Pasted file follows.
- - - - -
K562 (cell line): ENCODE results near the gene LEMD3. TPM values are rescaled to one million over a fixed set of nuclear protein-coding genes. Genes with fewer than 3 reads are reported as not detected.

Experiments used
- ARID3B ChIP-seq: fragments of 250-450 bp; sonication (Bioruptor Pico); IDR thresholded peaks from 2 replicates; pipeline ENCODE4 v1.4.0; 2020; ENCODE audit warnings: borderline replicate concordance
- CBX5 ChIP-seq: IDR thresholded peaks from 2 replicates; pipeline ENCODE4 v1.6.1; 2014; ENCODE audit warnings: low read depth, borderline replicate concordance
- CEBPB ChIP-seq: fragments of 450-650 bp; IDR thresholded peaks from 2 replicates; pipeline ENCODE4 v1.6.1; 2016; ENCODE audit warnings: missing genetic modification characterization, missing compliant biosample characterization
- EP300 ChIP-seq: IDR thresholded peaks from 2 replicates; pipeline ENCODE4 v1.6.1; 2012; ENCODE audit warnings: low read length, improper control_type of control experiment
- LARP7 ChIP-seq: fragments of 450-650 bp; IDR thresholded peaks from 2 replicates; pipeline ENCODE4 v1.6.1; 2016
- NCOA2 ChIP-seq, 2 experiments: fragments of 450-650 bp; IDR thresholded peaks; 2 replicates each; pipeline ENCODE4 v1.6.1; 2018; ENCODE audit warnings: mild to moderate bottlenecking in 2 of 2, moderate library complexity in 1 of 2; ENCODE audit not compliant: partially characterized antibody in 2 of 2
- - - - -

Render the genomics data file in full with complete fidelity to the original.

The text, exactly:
K562 (cell line): ENCODE results near the gene LEMD3. TPM values are rescaled to one million over a fixed set of nuclear protein-coding genes. Genes with fewer than 3 reads are reported as not detected.

Experiments used
- ARID3B ChIP-seq: fragments of 250-450 bp; sonication (Bioruptor Pico); IDR thresholded peaks from 2 replicates; pipeline ENCODE4 v1.4.0; 2020; ENCODE audit warnings: borderline replicate concordance
- CBX5 ChIP-seq: IDR thresholded peaks from 2 replicates; pipeline ENCODE4 v1.6.1; 2014; ENCODE audit warnings: low read depth, borderline replicate concordance
- CEBPB ChIP-seq: fragments of 450-650 bp; IDR thresholded peaks from 2 replicates; pipeline ENCODE4 v1.6.1; 2016; ENCODE audit warnings: missing genetic modification characterization, missing compliant biosample characterization
- EP300 ChIP-seq: IDR thresholded peaks from 2 replicates; pipeline ENCODE4 v1.6.1; 2012; ENCODE audit warnings: low read length, improper control_type of control experiment
- LARP7 ChIP-seq: fragments of 450-650 bp; IDR thresholded peaks from 2 replicates; pipeline ENCODE4 v1.6.1; 2016
- NCOA2 ChIP-seq, 2 experiments: fragments of 450-650 bp; IDR thresholded peaks; 2 replicates each; pipeline ENCODE4 v1.6.1; 2018; ENCODE audit warnings: mild to moderate bottlenecking in 2 of 2, moderate library complexity in 1 of 2; ENCODE audit not compliant: partially characterized antibody in 2 of 2